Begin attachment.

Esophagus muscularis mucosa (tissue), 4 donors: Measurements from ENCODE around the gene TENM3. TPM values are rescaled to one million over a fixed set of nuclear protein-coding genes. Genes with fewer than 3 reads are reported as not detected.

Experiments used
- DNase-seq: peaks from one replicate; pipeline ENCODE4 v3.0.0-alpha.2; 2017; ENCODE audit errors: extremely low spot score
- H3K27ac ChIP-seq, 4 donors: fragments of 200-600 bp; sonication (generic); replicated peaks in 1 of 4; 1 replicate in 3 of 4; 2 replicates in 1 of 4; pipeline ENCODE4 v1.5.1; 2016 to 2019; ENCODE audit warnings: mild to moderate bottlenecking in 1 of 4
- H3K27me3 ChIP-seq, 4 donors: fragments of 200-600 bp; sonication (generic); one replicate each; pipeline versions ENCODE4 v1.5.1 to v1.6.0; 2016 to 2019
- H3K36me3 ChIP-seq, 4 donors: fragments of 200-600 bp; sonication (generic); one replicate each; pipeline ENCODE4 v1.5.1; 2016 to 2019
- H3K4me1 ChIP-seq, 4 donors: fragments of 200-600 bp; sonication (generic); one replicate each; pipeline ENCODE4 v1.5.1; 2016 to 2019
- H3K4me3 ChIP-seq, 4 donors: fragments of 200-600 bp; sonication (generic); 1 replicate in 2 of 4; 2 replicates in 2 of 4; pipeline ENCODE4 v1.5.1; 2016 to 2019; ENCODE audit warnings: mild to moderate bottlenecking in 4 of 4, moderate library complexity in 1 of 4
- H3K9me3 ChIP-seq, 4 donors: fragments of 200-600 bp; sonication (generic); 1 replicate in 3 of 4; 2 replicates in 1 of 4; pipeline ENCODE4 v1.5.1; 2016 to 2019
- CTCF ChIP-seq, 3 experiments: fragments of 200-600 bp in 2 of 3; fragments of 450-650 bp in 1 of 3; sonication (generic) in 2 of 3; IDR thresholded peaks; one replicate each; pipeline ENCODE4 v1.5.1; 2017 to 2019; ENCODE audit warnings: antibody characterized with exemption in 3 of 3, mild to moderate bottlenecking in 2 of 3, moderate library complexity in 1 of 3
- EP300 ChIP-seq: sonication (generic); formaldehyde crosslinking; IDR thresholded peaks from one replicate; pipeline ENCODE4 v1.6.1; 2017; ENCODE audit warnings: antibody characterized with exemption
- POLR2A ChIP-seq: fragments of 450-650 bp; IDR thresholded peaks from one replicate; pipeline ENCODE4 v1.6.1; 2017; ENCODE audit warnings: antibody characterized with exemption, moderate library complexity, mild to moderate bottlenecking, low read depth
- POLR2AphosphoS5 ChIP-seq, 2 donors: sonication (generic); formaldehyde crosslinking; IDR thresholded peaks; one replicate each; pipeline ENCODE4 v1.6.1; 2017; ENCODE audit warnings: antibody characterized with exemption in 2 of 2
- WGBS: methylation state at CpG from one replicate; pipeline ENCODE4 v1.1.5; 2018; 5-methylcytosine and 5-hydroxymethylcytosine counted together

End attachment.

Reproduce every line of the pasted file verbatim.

Esophagus muscularis mucosa (tissue), 4 donors: Measurements from ENCODE around the gene TENM3. TPM values are rescaled to one million over a fixed set of nuclear protein-coding genes. Genes with fewer than 3 reads are reported as not detected.

Experiments used
- DNase-seq: peaks from one replicate; pipeline ENCODE4 v3.0.0-alpha.2; 2017; ENCODE audit errors: extremely low spot score
- H3K27ac ChIP-seq, 4 donors: fragments of 200-600 bp; sonication (generic); replicated peaks in 1 of 4; 1 replicate in 3 of 4; 2 replicates in 1 of 4; pipeline ENCODE4 v1.5.1; 2016 to 2019; ENCODE audit warnings: mild to moderate bottlenecking in 1 of 4
- H3K27me3 ChIP-seq, 4 donors: fragments of 200-600 bp; sonication (generic); one replicate each; pipeline versions ENCODE4 v1.5.1 to v1.6.0; 2016 to 2019
- H3K36me3 ChIP-seq, 4 donors: fragments of 200-600 bp; sonication (generic); one replicate each; pipeline ENCODE4 v1.5.1; 2016 to 2019
- H3K4me1 ChIP-seq, 4 donors: fragments of 200-600 bp; sonication (generic); one replicate each; pipeline ENCODE4 v1.5.1; 2016 to 2019
- H3K4me3 ChIP-seq, 4 donors: fragments of 200-600 bp; sonication (generic); 1 replicate in 2 of 4; 2 replicates in 2 of 4; pipeline ENCODE4 v1.5.1; 2016 to 2019; ENCODE audit warnings: mild to moderate bottlenecking in 4 of 4, moderate library complexity in 1 of 4
- H3K9me3 ChIP-seq, 4 donors: fragments of 200-600 bp; sonication (generic); 1 replicate in 3 of 4; 2 replicates in 1 of 4; pipeline ENCODE4 v1.5.1; 2016 to 2019
- CTCF ChIP-seq, 3 experiments: fragments of 200-600 bp in 2 of 3; fragments of 450-650 bp in 1 of 3; sonication (generic) in 2 of 3; IDR thresholded peaks; one replicate each; pipeline ENCODE4 v1.5.1; 2017 to 2019; ENCODE audit warnings: antibody characterized with exemption in 3 of 3, mild to moderate bottlenecking in 2 of 3, moderate library complexity in 1 of 3
- EP300 ChIP-seq: sonication (generic); formaldehyde crosslinking; IDR thresholded peaks from one replicate; pipeline ENCODE4 v1.6.1; 2017; ENCODE audit warnings: antibody characterized with exemption
- POLR2A ChIP-seq: fragments of 450-650 bp; IDR thresholded peaks from one replicate; pipeline ENCODE4 v1.6.1; 2017; ENCODE audit warnings: antibody characterized with exemption, moderate library complexity, mild to moderate bottlenecking, low read depth
- POLR2AphosphoS5 ChIP-seq, 2 donors: sonication (generic); formaldehyde crosslinking; IDR thresholded peaks; one replicate each; pipeline ENCODE4 v1.6.1; 2017; ENCODE audit warnings: antibody characterized with exemption in 2 of 2
- WGBS: methylation state at CpG from one replicate; pipeline ENCODE4 v1.1.5; 2018; 5-methylcytosine and 5-hydroxymethylcytosine counted together